OK, so you recycle. Who doesn’t?
And you drive a hybrid. Don’t expect a personal call from Al Gore.
You make your own compost, you solar-heat your water and you keep your thermostat at levels that guarantee you’re uncomfortable, no matter the season.
Maybe it’s time to go one step greener. Make a statement by going off the grid — literally. That’s right. Make your own electricity at home. It’s shockingly simple, although the startup costs might give you a bit of a jolt.
If you want to leave the smallest possible carbon footprint, you should consider switching to a solar electric (photovoltaic) system, or PV. Besides saving money on utility bills, PV systems reduce air pollution, stimulate the creation of green jobs and move the country closer to energy independence. Admittedly, it hasn’t moved the country much yet.
Consider Collins Foots Sr., who lives in New Orleans’ Lower 9th Ward, a neighborhood on the rise five years after Hurricane Katrina’s flood waters receded. Foots’ 1,200-square-foot home generates an electric bill of a frugal $38 per month, thanks largely to its PV system.
“I’m saving about $150 a month on my electric bill and I’m practically getting free energy from the sun,” he says.
True, Foots had help. His home was built by Make It Right, the foundation funded by Brad Pitt to aid in the rebuilding of New Orleans. If you’re footing the bill yourself, you’ll want to do extensive reviews of several factors. Carefully consider the type of system you want, the costs, and what local, state and federal incentives there are to help defray costs.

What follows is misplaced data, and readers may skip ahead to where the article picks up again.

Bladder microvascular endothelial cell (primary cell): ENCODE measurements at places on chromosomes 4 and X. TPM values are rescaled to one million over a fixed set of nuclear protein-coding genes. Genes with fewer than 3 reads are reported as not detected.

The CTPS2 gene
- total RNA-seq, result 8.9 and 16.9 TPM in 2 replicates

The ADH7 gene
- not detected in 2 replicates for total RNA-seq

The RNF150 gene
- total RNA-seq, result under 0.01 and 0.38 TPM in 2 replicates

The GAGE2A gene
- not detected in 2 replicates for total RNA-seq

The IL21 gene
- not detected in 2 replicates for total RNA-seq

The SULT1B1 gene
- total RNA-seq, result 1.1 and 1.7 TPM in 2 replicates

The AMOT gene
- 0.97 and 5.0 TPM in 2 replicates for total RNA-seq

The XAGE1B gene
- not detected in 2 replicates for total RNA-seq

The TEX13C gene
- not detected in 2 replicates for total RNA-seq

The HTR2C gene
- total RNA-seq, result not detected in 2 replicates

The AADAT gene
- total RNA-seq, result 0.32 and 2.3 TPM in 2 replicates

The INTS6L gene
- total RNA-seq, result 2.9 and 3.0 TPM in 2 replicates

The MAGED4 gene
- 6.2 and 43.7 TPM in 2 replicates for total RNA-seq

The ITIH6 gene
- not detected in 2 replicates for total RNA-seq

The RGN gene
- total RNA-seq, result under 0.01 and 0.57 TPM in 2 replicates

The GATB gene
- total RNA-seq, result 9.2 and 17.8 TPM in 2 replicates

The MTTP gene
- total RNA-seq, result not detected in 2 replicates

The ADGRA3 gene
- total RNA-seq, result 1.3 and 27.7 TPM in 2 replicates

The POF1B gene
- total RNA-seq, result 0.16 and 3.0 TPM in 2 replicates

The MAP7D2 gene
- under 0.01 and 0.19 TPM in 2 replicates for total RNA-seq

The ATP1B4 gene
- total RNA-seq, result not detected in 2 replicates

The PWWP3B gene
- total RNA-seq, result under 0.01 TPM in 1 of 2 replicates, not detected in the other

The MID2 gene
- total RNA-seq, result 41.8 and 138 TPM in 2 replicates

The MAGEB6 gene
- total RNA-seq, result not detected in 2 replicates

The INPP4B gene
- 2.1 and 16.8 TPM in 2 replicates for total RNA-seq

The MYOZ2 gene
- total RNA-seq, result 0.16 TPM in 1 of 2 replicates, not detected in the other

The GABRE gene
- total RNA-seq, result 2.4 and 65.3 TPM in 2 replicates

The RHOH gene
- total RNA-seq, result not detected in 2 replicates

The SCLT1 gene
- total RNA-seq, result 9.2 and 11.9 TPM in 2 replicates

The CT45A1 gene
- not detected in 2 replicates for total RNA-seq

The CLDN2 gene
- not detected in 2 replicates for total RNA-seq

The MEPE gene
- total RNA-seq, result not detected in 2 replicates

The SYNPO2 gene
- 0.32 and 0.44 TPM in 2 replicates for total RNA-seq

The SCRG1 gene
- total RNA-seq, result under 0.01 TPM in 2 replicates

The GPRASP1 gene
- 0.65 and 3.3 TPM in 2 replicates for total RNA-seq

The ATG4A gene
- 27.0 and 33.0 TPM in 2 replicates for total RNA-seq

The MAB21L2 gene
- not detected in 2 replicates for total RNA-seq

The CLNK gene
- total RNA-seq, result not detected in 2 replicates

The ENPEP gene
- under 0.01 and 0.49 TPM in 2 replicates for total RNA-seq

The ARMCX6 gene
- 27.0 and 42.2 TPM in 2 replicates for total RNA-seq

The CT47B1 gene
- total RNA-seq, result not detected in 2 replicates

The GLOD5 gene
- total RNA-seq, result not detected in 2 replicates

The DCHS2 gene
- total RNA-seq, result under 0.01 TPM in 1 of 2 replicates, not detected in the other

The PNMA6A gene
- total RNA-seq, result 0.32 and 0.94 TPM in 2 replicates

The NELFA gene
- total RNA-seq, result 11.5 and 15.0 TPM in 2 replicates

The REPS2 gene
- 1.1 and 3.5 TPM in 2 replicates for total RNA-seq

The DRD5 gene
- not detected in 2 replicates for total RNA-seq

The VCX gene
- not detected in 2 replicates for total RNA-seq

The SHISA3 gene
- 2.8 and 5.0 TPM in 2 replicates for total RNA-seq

Steve Baillie, owner of Solar Concepts of Boca Raton, Fla., says the upfront cost for a 2.5-kilowatt system is a minimum of $20,000. In comparison, Foots’ system in New Orleans has capacity to generate 4 kilowatts.
The reality is that most people need a bigger system than what’s in Foots’ home. Bing Cain, PV supervisor at Advance Solar and Spa in Fort Myers, Fla., says a typical residential PV system generates 5 kilowatts. That takes 22 solar panels, which cover roughly 400 square feet. The panels can be installed on pitched or flat roofs.
Cain says the installation takes about three weeks.
The good news is that homeowners can reduce overall installation costs by tapping federal tax credits and, depending on location, a slew of state incentive programs, including sales and property tax credits, rebates and loans. You’ll need to do your research to see what localized aid is available, and in what form. You might visit the website for the Database of State Incentives for Renewables and Efficiency.
Get the latest federal government incentives at Energy Star’s website.
Going off the grid, or disconnecting from your local utility, is possible, but the better choice is a grid-connected system to ensure reliable power at all times. Any excess energy from the PV system is placed on the electric grid in exchange for an energy credit from the utility provider, a process called “net metering.”
As Kermit the Frog has said, “It’s not easy being green.” But it can be personally and economically rewarding, says Pierre Moses, solar coordinator at Make It Right. “With the right incentives, installing a PV system at your home is a good way to lock in energy savings for a long time to come,” he says.